It’s been a minute since I bought a regular rap magazine, but I’m still buying hip-hop related books like a fiend. Scarface’s recent autobiography was an ultra-downbeat read, but a worthy one (I was pleased to see that have hated the cover art to Geto Boys’ Da Good da Bad & da Ugly as much as I did) that’s a fine accompaniment to Prodigy’s book (still the ultimate hip-hop bio) and the Q-Tip, Lil’ Kim and Benzino memoirs seem to have vanished from the release schedules after a on-off wait of almost Rawkus Kool G or Heltah Skeltah-like levels. The one that I’m ultra hyped for is the Nas autobiography, It Ain’t Hard to Tell: A Memoir, which, according to Amazon and the publisher, Simon and Schuster, drops later this year, on November 10th — four years after its announcement caused some brief blog fuss. Rap books get delayed even harder than the damn albums, but if Nasir Jones opts to make like P and pull no punches, it’s going to be a classic. In the interim, I’ll probably pick up the Luther Campbell, Buck 65 and Kevin Powell books in coming months, but there’s one extra volume with some serious potential — Rap Tees: A Collection of Hip Hop T-Shirts 1980-2000 by collector and connoisseur DJ Ross One, which drops on Powerhouse in October. Promising hundreds of promo, bootleg and concert shirts representing Sugarhill, EPMD, the Wu, BDP, 2Pac and everyone else, the Screen Stars style cover art has me sold on it already. This kind of archive is my idea of heaven — if somebody gathers the rap promo sticker collection of an OG like Jules Gayton and publishes it, I’ll be in heaven. On the Scarface front, the impending existence of a 33 1/3 book completely dedicated to The Geto Boys, thanks to travel writer and New Yorker contributor Rolf Potts, is something to celebrate too.
First things first — Robbie at Unkut just upped a photo of Showbiz that proves he was very much about that life pre-Rap. The gold, the white Reeboks on his feet, the Dapper Dan gear, the blue AF1s, the Air Max 1s, the adidas and the multiple Air Force IIIs indicate that Show was making some steady revenue circa 1988. Bronx kept creating that cash. This is the best photo I’ve seen since the 1990 Sports Illustrated shot of Steve Smith and friends cleaning enviable footwear when 15 pairs of flagship releases seemed like some Sheikh-level power move. This October 1991 Tim “Original armshouse lick for the girly-girl crew on that rammajammer tip, for the punani mechanics!” Westwood ragga set that Random Rap Radio recently shared is a perfect soundtrack to browsing those images — if the combination doesn’t inspire you in one way or another, then there’s nothing left for you in this world.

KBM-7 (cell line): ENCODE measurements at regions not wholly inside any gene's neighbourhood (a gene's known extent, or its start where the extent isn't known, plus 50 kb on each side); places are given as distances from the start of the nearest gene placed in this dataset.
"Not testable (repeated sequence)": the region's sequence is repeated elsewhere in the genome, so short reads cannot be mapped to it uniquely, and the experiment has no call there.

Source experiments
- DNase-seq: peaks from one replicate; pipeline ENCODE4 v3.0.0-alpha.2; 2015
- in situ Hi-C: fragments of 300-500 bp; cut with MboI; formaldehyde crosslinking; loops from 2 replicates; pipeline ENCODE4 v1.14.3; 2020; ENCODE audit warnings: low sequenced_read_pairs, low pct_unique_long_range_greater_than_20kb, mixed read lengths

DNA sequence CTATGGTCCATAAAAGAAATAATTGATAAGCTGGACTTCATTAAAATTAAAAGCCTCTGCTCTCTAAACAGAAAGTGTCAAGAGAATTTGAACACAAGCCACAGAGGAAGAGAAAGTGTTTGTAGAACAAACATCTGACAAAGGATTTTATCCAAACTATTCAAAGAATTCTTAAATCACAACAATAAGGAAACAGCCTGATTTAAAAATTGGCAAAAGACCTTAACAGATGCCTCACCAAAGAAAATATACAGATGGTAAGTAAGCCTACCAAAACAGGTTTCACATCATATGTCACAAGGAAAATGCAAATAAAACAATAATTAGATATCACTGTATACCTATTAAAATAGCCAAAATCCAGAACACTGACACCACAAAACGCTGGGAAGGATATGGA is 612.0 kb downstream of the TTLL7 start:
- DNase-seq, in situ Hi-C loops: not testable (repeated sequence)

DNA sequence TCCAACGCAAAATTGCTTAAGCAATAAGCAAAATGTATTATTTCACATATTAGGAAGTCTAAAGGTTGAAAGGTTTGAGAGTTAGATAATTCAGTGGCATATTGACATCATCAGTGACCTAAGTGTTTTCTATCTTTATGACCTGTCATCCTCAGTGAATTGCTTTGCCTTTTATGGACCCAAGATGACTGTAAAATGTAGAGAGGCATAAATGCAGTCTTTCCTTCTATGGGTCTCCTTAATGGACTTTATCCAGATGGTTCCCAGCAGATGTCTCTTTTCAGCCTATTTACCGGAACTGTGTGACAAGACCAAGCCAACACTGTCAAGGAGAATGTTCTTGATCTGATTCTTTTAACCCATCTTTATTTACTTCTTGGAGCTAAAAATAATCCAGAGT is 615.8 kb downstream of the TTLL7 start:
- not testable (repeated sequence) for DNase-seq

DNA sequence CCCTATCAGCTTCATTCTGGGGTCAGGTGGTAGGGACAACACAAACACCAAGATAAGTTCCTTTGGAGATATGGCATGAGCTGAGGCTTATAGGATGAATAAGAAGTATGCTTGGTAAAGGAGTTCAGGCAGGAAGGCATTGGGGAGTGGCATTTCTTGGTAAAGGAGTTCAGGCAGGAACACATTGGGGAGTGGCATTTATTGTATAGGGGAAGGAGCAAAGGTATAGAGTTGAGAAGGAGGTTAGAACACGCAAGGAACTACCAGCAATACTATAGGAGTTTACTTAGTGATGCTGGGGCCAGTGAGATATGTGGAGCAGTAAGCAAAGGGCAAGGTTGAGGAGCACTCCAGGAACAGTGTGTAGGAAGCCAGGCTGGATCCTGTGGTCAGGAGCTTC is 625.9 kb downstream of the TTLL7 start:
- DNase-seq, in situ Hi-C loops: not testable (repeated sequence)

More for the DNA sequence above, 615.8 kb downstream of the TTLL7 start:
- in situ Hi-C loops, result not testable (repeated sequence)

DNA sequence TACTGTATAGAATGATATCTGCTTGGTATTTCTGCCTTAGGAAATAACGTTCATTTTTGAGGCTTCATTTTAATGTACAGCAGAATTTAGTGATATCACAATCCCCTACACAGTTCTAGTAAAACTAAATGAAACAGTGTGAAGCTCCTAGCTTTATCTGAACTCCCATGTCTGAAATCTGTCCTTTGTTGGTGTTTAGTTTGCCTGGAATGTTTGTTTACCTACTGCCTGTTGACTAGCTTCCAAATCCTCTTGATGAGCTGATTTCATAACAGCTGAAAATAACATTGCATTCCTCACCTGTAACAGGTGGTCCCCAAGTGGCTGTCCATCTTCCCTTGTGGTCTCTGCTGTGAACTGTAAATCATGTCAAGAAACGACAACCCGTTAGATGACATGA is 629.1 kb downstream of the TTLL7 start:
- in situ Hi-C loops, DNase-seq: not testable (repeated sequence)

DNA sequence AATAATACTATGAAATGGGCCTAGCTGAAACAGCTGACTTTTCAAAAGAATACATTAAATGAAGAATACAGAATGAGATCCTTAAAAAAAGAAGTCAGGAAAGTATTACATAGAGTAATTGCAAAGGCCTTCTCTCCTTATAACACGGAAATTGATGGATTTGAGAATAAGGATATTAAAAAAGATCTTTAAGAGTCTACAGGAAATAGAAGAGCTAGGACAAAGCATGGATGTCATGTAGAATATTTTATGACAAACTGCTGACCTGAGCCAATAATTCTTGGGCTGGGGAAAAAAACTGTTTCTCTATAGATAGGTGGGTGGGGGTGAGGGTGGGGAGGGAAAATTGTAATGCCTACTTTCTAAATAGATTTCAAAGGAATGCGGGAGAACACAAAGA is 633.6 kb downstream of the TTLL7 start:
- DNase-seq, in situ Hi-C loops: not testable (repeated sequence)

If you’ve enough of slackness and ostentatious nostalgia, this interview with Peter Ducommun from Skull Skates on Sex Magazine is fantastic. Now that’s how you put logos on long-sleeve t-shirt arms with integrity. And there’s finally a cover for Scarface’s autobiography, Diary of a Madman, which will probably be incredible when it comes out in October. Willie Dee’s intro for the Houston Rap Tapes book has got me prepped for some Geto Boys memories on paper. The crazy look and a Sir Benni Miles skully is a strong cover image.
Perks & Mini are one of the remain one of the most underrated brands of the last 15 years and this grey P.A.M. sweatshirt might look like it’s been dyed at the neck but that’s actually wool. Misha and Shauna are the smartest innovators and reappropriators in their field — that explosive collar of mohair-like softness is excellent (the black and yellow version is good too.) An insane idea, well executed. They’re at Goodhood right now.
Things I discovered today: I’m too slow with my social media to deserve all-red shoes, Nike really are aiming to put out the Mag that self-fastens next year (the patent for that technology has just been updated) despite me assuming that was just part of the 2011 campaign to keep everybody’s mind on the charity aspect and as well as Lil’ Kim’s autobiography, we can expect a Scarface autobiography this October — Made: a Lifetime in the Game. Beyond the always-interesting Prodigy (who had the greatest rapper autobiography ever), Scarface’s time with the Geto Boys, the depression and the love of Enya he once discussed with HHC gives this the potential to be another classic. Some rappers get tagged as deep-thinkers because they drop some GCSE-level thinking in their bars but Rap-A-Lot’s finest is a bluesman at heart who sounded world-weary from day one. If you, like me, saw the great man on the Combat Jack Show wearing Polo knitwear, weeping and talking conspiracies and pondered the possibility of a book, it seems to be happening. I just hope the rapper’s rapper creates the book he’s capable of writing.
With the ad above resurrecting the spirit of the era again (and with Goldie remixing Hand of the Dead Body back in 1994 and making people in Cypress Hill t-shirts angry), Josey Rebelle put me onto this late 1990s footage of Metalheadz Sunday Sessions at the Blue Note. It’s a nice companion piece to the great interview with Nicky Blackmarket that LAW Magazine upped on Vimeo. Coming from a town where tape packs in puffy VHS-style boxes were once a big deal, where one of the last surviving record stores traded in accelerated breakbeats and jungle still has a presence there’s something comforting about the scene’s ability to stay underground and occasionally resurface. Where’s my Helly Hansen jacket at?